Teaching kids to love the library

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Libraries Transform, the theme for National Library Week, April 10 through 16, 2016, exemplifies how the library has always been regarded as a positive place of learning and reading, the hub and home for accessible information and entertainment that’s free to everyone with a library card.

So how do we pass the wonder and respect of our local libraries on to the next generation? One of the best ways to get young readers excited about going to the library is to create some “buzz.” Much like the buzz surrounding the hype of a new movie or the launch of a novel, parents can generate buzz by being excited themselves and creating a positive conversation around all the magic and intrigue the library can hold. Here are some creative ways to spur little imaginations and cultivate a love of books while visiting your local library.

Get to know your librarian
Librarians in film tended to be a cranky bunch that prowled the rows of books just looking for someone to shush. In reality, that couldn’t be further from the truth. Today’s librarian is kind, thoughtful and a walking, talking gold mine of valuable information and book love. Children’s librarians are also committed to helping spread the joy and wonder of books to our offspring through activities, games and junior book clubs.

Get familiar with your library’s programs and offerings
From reading therapy dogs and book clubs for kids to guest authors and even storytelling hours, there is always a lot going on at the library. Make it a habit to check your library’s event calendar each month; many libraries have online calendar options as well. Some libraries host classes and activities such as cooking, computer classes, nutrition and fitness training, composting or gardening workshops as well.

Create fun games
Sites such as LibraryGames.com and TeachersPayTeachers.com are full of silly games, creative questions and unique activities that spark interest, but also help young minds learn. Parents can create their own learning games by sending their kids on a (quiet) scavenger hunt or starting their own at-home reading challenge. Other fun “book-ish” ideas include finding all 50 states in book titles or playing “find the movie in a book form” to keep little minds busy.

Think outside the box
Libraries can come in many shapes and sizes, and that includes one that doesn’t require a library card, late fees or even operating hours! Little Free Libraries was created by Wisconsin resident Todd Bol as a tribute to his mother, a former teacher, who loved books and encouraged people to read. Bol built a mini library shaped like a schoolhouse, made it waterproof, filled it with books and added a sign that said Free Book Exchange. Bol then put it on a post outside of his house and invited neighbors to take a book and return a book. To date, there are Little Free Libraries all over the U.S. and the initiative has even spread overseas. Each Little Free Library is as unique as the individuals or families who create them, but all share the theme of exchanging good books and bringing people together via something positive like reading.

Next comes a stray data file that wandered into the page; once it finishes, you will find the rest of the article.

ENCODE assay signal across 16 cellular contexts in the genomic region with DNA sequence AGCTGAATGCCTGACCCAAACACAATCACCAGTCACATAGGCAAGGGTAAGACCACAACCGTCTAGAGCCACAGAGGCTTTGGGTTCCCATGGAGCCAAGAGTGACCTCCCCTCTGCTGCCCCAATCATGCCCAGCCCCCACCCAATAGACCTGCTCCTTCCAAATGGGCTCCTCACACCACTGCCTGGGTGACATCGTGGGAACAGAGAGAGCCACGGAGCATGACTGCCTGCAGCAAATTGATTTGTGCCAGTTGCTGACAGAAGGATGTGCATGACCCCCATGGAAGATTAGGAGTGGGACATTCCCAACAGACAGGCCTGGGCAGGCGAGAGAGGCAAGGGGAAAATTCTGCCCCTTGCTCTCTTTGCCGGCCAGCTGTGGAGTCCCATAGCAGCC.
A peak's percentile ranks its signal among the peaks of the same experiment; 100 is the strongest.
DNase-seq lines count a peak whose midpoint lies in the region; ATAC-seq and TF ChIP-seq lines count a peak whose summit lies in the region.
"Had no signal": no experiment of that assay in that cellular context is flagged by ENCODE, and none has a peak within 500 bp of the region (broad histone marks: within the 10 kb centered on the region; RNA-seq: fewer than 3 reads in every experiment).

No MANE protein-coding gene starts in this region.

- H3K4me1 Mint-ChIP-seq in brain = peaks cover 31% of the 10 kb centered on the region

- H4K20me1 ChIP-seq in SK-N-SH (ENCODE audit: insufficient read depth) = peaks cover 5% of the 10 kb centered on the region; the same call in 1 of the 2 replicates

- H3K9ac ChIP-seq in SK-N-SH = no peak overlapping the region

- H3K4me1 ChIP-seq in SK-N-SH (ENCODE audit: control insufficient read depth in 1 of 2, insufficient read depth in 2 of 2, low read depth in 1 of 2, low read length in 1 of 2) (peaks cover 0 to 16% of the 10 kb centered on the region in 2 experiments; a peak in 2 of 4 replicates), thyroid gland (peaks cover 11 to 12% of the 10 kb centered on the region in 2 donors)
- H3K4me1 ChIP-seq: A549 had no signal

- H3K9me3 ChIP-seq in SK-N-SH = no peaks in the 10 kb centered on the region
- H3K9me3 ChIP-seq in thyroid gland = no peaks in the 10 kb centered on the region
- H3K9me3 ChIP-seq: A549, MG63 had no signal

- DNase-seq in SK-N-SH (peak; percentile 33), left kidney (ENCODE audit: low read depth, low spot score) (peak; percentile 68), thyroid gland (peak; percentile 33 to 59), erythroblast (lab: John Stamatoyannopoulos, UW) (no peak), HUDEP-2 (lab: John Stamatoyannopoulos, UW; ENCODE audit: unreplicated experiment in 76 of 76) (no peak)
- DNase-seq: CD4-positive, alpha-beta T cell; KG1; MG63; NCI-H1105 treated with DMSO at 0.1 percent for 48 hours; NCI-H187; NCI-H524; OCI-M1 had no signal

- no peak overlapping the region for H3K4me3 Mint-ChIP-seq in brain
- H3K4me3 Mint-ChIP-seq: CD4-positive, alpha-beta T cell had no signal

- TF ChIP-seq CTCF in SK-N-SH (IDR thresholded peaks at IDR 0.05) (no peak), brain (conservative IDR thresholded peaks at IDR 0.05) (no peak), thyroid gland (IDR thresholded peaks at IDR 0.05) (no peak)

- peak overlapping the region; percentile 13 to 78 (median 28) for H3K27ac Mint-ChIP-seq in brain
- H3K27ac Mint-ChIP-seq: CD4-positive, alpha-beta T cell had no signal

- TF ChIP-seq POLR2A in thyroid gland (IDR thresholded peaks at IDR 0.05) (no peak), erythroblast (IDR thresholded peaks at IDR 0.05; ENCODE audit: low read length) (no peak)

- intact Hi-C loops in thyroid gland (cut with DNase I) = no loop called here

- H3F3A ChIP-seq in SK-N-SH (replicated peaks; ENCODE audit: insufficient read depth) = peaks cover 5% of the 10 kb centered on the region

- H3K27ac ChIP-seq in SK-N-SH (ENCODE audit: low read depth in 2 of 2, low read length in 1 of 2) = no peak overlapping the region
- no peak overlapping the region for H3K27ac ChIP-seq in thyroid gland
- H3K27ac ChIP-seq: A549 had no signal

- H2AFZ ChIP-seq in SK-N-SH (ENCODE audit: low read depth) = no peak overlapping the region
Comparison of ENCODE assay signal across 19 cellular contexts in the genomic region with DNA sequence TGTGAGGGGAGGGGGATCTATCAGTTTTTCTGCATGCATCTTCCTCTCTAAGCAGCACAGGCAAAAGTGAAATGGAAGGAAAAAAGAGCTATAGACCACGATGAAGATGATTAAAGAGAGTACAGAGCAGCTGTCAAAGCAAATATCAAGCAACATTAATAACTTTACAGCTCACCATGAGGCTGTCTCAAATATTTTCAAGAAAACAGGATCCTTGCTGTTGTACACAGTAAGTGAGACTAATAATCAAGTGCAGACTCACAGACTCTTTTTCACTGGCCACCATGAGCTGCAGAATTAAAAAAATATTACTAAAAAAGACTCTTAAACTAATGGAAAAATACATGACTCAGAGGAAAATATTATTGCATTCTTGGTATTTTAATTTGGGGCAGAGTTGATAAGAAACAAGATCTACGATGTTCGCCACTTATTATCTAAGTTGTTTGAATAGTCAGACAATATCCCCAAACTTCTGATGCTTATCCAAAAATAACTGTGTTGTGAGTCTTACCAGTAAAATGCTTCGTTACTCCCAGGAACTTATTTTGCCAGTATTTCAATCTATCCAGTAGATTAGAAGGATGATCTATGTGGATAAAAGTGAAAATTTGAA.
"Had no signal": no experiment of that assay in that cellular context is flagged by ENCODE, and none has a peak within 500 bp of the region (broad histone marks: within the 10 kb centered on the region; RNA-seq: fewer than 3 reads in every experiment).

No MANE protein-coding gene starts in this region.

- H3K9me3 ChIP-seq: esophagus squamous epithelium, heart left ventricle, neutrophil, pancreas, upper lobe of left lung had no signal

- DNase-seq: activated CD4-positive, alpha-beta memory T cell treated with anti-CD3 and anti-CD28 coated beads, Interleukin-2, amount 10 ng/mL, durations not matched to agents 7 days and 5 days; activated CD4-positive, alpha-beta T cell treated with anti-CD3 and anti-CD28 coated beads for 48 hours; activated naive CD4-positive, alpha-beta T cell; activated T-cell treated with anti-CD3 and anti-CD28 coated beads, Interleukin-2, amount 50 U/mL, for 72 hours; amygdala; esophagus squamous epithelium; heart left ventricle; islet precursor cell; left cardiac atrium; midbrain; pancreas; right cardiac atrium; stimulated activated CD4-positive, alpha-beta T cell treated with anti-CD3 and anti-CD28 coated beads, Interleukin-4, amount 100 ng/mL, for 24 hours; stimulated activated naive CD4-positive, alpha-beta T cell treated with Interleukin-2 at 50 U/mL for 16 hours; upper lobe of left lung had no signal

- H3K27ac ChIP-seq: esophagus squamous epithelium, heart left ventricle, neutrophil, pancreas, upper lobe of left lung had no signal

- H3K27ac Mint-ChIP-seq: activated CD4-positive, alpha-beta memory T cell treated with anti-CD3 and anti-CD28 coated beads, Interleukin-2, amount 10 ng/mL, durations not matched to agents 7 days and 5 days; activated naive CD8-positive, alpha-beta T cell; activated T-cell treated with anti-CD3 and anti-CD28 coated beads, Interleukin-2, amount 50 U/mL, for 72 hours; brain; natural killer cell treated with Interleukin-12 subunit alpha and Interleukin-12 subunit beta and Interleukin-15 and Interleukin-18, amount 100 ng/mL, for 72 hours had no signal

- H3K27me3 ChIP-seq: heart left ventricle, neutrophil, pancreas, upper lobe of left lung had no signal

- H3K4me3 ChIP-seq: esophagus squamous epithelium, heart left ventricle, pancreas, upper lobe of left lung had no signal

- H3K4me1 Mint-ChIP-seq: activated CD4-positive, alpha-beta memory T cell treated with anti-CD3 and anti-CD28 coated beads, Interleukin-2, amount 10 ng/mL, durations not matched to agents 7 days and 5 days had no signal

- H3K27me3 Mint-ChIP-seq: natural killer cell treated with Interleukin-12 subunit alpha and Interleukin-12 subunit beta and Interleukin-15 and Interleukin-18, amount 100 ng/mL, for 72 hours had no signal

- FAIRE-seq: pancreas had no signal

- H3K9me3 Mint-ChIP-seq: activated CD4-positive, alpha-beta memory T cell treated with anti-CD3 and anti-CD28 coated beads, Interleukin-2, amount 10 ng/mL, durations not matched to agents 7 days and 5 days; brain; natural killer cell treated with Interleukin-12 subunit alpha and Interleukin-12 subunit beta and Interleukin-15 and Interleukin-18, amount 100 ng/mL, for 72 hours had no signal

In this age of technology, gaming and online reading, libraries have not wavered in their devotion to reading and sharing that love with readers of all ages. For the younger generation, libraries have also recognized the need to “get with the times” and are now offering activities and options that reflect many families’ desires for technology, music and physical activity. Libraries today celebrate classic literary figures such as Curious George, Charlie and the Chocolate Factory and Pippi Longstocking alongside modern-day ones such as Where’s Waldo and even characters from Star Wars in their activities and storytelling. Another aspect of the library that hasn’t changed is that it is still free. For families seeking low-cost entertainment with an educational spin, the library is still the best deal around. HLM

Sources: frogsandsnailsandpuppydogtail.com, librariesforreallife.org, librarygames.com and littlefreelibrary.org.


Important Steps in Making the Most of your Library:

• Get a library card and make it a family affair.

• Visit other branches of the library in other communities for a fun mix of ideas and activities.

• Explore other areas of the library. Libraries offer more than books and many also offer movies, audiobooks and magazines for all ages.

• Lead by example; if parents are excited and enthusiastic about visiting the library, their children will follow suit. The healthy reading habit extends beyond the walls of the publics library as well. Let your children catch you reading and discover how to develop a zest for learning and a lifelong love of reading for themselves.

• Teach your kids how to find their own books using the library’s media. From old-school Dewey decimal system to modern digital cataloguing, encouraging young readers to research and seek out their own books can be part of the adventure.